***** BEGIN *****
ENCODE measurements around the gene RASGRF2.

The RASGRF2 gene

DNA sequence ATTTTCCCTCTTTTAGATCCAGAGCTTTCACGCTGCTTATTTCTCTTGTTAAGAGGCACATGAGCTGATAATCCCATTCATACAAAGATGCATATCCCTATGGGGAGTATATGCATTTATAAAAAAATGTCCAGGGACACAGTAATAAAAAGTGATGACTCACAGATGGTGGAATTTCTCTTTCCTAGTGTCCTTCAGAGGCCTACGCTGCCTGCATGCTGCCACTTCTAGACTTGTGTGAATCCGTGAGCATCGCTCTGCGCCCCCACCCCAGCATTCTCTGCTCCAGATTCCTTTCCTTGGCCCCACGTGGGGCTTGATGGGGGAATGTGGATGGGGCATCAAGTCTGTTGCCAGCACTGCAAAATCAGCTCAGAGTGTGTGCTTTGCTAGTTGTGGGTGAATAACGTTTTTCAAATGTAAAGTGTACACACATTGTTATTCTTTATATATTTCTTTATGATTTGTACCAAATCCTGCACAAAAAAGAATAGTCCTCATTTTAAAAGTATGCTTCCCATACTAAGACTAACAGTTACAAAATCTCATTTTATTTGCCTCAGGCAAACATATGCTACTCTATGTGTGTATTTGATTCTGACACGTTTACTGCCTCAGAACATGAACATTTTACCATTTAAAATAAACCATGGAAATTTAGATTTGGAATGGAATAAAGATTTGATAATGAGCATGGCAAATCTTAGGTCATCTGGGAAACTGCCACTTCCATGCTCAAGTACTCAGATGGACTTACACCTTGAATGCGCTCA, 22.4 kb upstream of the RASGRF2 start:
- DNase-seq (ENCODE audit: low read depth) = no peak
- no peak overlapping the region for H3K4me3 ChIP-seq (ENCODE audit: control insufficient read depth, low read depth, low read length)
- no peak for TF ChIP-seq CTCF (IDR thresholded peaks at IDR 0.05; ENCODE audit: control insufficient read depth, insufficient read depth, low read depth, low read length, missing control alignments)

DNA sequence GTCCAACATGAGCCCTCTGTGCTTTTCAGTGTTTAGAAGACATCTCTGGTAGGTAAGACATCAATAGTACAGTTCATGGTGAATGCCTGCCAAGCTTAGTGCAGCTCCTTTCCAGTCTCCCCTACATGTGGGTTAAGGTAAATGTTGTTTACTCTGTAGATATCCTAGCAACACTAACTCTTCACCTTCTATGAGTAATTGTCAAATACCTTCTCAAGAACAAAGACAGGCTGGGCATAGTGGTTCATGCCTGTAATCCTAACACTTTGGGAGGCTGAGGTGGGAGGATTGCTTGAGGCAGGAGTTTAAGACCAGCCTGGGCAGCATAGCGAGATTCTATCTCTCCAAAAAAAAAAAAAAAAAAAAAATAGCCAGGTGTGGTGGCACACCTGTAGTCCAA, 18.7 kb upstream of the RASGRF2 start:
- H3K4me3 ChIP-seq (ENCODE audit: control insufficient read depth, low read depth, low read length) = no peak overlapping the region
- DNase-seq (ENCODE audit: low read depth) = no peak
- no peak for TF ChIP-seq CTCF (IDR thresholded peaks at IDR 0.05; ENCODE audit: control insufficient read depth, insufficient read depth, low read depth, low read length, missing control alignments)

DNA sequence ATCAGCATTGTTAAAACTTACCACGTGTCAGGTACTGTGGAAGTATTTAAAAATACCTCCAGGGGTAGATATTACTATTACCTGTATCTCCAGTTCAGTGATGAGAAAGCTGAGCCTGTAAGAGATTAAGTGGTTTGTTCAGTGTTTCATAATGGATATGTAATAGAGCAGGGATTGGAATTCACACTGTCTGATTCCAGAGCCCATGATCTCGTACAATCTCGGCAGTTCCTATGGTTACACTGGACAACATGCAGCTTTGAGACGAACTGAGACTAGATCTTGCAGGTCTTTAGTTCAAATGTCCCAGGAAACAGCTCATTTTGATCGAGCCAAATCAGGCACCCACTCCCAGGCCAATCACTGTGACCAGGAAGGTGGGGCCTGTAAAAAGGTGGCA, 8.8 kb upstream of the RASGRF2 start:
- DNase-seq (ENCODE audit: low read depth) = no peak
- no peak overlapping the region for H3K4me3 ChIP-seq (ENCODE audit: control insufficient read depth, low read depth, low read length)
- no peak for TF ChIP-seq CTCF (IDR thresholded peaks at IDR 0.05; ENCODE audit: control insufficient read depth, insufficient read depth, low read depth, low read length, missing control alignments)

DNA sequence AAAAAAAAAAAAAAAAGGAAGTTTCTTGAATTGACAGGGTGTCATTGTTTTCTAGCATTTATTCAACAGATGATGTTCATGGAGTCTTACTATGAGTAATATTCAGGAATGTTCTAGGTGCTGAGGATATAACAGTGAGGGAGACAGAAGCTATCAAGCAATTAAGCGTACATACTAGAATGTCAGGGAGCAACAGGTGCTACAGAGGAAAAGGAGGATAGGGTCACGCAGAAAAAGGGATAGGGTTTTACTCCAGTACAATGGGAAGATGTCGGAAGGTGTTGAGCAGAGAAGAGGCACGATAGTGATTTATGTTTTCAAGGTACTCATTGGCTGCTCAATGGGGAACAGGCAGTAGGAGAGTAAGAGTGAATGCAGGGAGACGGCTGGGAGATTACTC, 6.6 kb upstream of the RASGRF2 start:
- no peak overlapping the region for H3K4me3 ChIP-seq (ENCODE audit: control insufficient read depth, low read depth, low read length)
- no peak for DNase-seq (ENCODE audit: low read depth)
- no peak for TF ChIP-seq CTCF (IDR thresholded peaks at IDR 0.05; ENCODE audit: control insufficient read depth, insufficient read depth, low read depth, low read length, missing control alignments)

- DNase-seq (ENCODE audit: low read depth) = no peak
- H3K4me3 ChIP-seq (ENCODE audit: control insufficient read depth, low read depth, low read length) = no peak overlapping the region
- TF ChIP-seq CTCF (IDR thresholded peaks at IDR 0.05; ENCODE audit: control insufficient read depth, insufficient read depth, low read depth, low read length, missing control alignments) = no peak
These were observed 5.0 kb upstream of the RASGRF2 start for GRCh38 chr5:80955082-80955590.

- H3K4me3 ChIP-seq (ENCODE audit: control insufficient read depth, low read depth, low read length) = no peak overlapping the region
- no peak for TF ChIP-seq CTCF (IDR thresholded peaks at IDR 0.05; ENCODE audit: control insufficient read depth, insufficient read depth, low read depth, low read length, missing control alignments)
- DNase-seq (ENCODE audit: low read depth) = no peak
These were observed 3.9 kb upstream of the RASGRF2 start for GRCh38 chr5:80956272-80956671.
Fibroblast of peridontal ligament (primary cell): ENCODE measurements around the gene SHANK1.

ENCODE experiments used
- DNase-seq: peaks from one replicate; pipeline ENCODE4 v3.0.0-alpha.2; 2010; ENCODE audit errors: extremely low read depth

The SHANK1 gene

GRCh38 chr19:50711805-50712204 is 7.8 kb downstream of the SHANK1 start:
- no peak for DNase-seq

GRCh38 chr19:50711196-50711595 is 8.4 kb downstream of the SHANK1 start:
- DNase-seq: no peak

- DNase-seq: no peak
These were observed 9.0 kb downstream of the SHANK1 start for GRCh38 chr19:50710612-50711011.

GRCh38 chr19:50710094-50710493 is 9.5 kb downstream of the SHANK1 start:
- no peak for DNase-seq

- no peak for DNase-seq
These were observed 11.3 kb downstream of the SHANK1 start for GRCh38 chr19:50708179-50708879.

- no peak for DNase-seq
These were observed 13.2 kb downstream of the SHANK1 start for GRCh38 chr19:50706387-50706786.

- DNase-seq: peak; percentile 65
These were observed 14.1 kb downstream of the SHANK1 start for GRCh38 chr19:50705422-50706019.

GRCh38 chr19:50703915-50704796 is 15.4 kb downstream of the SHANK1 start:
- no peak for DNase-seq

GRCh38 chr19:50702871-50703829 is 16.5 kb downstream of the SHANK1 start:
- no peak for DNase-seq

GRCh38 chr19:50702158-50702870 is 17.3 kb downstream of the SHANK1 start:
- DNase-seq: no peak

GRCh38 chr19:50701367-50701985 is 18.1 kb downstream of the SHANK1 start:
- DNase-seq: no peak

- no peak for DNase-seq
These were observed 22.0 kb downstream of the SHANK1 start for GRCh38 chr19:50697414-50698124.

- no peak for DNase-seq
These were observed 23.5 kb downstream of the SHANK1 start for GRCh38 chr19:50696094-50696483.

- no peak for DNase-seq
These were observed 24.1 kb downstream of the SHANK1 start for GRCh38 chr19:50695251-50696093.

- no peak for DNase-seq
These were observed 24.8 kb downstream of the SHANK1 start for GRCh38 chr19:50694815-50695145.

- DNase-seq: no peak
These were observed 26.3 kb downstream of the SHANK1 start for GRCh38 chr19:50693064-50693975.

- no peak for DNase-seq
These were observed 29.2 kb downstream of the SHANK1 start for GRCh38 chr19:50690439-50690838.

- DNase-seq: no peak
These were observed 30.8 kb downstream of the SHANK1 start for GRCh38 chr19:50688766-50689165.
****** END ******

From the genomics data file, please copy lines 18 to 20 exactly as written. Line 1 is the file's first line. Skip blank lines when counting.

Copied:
- no peak for TF ChIP-seq CTCF (IDR thresholded peaks at IDR 0.05; ENCODE audit: control insufficient read depth, insufficient read depth, low read depth, low read length, missing control alignments)

- DNase-seq (ENCODE audit: low read depth) = no peak
- H3K4me3 ChIP-seq (ENCODE audit: control insufficient read depth, low read depth, low read length) = no peak overlapping the region